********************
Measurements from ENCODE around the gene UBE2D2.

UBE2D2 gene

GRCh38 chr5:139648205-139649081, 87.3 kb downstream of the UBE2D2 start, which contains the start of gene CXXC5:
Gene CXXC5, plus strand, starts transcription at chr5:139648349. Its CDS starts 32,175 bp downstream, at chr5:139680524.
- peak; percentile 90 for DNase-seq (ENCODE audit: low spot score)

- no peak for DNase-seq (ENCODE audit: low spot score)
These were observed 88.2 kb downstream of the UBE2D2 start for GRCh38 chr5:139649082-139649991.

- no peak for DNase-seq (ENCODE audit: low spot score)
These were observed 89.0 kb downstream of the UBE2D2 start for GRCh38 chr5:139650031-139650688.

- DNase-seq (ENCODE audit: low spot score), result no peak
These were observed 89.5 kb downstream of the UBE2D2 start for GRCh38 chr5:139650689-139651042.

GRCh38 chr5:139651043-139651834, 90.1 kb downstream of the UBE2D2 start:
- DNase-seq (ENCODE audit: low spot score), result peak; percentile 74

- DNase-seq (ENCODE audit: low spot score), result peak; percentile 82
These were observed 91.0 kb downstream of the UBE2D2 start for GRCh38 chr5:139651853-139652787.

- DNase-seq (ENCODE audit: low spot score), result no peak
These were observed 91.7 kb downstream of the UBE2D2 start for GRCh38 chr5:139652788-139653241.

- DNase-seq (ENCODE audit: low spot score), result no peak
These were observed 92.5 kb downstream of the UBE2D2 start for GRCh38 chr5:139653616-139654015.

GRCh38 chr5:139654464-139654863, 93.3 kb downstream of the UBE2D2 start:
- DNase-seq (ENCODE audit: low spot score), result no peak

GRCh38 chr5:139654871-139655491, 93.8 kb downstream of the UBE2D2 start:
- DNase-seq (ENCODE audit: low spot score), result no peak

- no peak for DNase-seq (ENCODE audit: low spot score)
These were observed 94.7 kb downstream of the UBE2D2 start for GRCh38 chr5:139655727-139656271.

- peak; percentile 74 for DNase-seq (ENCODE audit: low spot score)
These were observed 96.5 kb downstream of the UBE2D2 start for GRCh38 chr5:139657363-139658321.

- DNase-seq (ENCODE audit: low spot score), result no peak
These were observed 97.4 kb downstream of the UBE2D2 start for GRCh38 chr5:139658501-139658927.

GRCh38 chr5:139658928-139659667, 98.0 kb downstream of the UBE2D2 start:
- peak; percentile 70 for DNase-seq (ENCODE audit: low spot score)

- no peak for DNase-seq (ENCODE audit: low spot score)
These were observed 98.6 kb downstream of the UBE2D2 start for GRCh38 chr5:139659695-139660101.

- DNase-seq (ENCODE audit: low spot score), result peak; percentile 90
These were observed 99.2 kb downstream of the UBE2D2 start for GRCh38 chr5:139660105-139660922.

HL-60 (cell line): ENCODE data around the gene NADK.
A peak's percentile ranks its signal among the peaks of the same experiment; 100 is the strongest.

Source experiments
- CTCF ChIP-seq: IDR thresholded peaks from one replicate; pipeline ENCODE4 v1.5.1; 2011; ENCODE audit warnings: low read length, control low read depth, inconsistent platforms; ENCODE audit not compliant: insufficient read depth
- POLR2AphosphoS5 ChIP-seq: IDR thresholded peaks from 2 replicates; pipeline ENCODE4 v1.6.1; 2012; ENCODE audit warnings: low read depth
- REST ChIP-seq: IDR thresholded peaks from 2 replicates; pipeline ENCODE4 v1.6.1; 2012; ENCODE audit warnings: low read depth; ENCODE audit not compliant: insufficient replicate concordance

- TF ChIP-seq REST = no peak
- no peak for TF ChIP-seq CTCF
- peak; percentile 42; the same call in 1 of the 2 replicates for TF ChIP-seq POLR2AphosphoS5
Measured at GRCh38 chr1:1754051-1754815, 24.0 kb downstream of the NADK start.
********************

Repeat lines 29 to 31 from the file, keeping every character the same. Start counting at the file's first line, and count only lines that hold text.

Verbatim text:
These were observed 97.4 kb downstream of the UBE2D2 start for GRCh38 chr5:139658501-139658927.

GRCh38 chr5:139658928-139659667, 98.0 kb downstream of the UBE2D2 start:
- peak; percentile 70 for DNase-seq (ENCODE audit: low spot score)